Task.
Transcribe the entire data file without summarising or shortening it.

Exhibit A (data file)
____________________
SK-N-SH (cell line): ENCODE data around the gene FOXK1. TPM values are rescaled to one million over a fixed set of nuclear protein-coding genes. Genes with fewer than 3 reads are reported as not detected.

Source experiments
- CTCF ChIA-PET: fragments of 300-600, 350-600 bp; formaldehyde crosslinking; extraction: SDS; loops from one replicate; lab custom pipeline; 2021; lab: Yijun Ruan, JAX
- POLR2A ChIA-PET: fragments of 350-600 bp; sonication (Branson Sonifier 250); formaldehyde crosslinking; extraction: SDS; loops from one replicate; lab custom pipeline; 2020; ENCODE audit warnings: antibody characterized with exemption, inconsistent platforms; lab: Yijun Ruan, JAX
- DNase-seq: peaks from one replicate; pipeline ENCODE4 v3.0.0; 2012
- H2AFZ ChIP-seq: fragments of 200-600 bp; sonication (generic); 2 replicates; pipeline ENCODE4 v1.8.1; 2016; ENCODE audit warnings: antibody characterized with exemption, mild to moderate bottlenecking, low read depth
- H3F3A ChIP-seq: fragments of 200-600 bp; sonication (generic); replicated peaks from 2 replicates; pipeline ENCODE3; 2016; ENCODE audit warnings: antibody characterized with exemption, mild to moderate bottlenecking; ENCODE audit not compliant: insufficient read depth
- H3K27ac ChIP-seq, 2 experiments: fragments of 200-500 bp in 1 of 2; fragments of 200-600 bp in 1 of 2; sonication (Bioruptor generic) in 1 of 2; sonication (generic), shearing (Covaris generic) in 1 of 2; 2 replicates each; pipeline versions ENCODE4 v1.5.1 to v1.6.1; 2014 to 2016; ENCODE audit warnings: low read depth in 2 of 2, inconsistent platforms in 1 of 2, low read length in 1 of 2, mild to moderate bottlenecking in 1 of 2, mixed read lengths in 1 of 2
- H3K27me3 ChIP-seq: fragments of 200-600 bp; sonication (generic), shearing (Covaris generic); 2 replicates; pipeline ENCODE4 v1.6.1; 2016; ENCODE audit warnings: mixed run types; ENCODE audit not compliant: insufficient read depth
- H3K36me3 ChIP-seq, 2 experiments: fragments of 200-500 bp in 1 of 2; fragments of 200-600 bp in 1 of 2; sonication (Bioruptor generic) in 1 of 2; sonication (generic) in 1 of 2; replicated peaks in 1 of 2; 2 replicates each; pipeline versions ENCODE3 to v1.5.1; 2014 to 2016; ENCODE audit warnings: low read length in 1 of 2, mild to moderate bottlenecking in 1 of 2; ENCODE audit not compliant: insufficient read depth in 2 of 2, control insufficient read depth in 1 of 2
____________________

SK-N-SH (cell line): ENCODE data around the gene FOXK1. TPM values are rescaled to one million over a fixed set of nuclear protein-coding genes. Genes with fewer than 3 reads are reported as not detected.

Source experiments
- CTCF ChIA-PET: fragments of 300-600, 350-600 bp; formaldehyde crosslinking; extraction: SDS; loops from one replicate; lab custom pipeline; 2021; lab: Yijun Ruan, JAX
- POLR2A ChIA-PET: fragments of 350-600 bp; sonication (Branson Sonifier 250); formaldehyde crosslinking; extraction: SDS; loops from one replicate; lab custom pipeline; 2020; ENCODE audit warnings: antibody characterized with exemption, inconsistent platforms; lab: Yijun Ruan, JAX
- DNase-seq: peaks from one replicate; pipeline ENCODE4 v3.0.0; 2012
- H2AFZ ChIP-seq: fragments of 200-600 bp; sonication (generic); 2 replicates; pipeline ENCODE4 v1.8.1; 2016; ENCODE audit warnings: antibody characterized with exemption, mild to moderate bottlenecking, low read depth
- H3F3A ChIP-seq: fragments of 200-600 bp; sonication (generic); replicated peaks from 2 replicates; pipeline ENCODE3; 2016; ENCODE audit warnings: antibody characterized with exemption, mild to moderate bottlenecking; ENCODE audit not compliant: insufficient read depth
- H3K27ac ChIP-seq, 2 experiments: fragments of 200-500 bp in 1 of 2; fragments of 200-600 bp in 1 of 2; sonication (Bioruptor generic) in 1 of 2; sonication (generic), shearing (Covaris generic) in 1 of 2; 2 replicates each; pipeline versions ENCODE4 v1.5.1 to v1.6.1; 2014 to 2016; ENCODE audit warnings: low read depth in 2 of 2, inconsistent platforms in 1 of 2, low read length in 1 of 2, mild to moderate bottlenecking in 1 of 2, mixed read lengths in 1 of 2
- H3K27me3 ChIP-seq: fragments of 200-600 bp; sonication (generic), shearing (Covaris generic); 2 replicates; pipeline ENCODE4 v1.6.1; 2016; ENCODE audit warnings: mixed run types; ENCODE audit not compliant: insufficient read depth
- H3K36me3 ChIP-seq, 2 experiments: fragments of 200-500 bp in 1 of 2; fragments of 200-600 bp in 1 of 2; sonication (Bioruptor generic) in 1 of 2; sonication (generic) in 1 of 2; replicated peaks in 1 of 2; 2 replicates each; pipeline versions ENCODE3 to v1.5.1; 2014 to 2016; ENCODE audit warnings: low read length in 1 of 2, mild to moderate bottlenecking in 1 of 2; ENCODE audit not compliant: insufficient read depth in 2 of 2, control insufficient read depth in 1 of 2